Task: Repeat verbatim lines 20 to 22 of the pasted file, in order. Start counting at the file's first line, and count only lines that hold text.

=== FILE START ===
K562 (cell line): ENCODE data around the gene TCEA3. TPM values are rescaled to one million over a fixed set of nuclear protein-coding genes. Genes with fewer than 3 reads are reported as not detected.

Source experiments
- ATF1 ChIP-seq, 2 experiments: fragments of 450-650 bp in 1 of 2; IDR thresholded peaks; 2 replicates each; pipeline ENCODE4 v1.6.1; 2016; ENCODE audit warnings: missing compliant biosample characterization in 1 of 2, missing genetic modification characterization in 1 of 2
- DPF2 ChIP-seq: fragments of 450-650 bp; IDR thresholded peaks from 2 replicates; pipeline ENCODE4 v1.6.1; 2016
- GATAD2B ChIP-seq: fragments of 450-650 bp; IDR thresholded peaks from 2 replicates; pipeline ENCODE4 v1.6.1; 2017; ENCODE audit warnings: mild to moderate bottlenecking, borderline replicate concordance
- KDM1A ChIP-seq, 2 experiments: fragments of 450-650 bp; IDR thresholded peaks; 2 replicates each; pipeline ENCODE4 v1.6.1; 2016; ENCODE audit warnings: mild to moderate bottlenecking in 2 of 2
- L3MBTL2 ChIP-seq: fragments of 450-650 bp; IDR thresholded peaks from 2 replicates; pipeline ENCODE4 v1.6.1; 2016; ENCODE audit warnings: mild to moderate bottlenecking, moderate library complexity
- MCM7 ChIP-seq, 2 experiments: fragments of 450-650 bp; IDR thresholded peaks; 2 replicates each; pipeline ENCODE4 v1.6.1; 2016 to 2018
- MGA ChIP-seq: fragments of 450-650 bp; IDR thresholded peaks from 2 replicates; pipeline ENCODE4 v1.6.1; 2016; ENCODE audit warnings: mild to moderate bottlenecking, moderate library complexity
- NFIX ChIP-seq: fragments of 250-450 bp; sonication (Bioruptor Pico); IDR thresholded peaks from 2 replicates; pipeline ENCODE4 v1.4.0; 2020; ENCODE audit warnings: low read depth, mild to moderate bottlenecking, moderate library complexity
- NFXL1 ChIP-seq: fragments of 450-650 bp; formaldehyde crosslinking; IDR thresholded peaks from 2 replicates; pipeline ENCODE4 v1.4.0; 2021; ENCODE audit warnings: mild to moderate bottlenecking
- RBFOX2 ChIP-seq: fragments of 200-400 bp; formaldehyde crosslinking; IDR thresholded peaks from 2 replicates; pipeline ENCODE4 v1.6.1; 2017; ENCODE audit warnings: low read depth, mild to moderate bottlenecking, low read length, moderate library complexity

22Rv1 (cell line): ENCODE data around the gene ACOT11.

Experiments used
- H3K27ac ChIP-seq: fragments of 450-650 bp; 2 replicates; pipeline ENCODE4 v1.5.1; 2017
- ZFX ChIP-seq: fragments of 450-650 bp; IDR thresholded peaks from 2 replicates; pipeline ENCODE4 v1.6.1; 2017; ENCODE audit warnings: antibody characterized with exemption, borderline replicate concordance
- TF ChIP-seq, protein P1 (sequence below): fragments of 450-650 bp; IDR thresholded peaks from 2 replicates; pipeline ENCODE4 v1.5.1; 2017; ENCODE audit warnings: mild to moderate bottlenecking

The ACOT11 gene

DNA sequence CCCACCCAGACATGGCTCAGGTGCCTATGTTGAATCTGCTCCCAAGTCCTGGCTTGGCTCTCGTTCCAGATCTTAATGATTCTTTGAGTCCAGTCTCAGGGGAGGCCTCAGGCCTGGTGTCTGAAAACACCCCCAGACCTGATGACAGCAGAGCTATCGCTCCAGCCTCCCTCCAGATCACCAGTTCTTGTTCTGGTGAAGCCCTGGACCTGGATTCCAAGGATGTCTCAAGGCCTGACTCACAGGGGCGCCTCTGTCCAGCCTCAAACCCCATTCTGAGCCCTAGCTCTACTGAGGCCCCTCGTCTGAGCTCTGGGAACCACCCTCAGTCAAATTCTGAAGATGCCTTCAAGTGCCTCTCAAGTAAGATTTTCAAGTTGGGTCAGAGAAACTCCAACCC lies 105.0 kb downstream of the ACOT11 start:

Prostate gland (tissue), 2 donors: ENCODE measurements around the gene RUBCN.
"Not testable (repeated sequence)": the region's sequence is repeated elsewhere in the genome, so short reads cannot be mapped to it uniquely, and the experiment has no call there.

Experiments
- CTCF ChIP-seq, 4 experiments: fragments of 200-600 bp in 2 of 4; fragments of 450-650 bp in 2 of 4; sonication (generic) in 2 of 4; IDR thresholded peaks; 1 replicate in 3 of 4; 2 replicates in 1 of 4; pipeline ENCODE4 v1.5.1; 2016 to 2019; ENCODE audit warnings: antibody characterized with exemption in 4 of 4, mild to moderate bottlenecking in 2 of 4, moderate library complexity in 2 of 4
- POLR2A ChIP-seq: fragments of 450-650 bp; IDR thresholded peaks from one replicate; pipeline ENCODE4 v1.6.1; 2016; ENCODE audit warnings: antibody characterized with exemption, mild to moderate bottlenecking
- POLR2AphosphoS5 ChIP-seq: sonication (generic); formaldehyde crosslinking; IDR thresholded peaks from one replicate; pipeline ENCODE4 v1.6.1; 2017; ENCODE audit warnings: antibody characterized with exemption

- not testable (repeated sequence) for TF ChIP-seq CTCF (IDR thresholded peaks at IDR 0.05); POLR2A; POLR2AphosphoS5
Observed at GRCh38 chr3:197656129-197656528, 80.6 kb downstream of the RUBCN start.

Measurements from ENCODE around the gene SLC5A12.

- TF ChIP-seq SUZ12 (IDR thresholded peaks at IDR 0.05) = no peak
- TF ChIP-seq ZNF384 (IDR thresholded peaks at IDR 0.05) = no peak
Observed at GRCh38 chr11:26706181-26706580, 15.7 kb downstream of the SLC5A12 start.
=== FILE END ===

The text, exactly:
Prostate gland (tissue), 2 donors: ENCODE measurements around the gene RUBCN.
"Not testable (repeated sequence)": the region's sequence is repeated elsewhere in the genome, so short reads cannot be mapped to it uniquely, and the experiment has no call there.

Experiments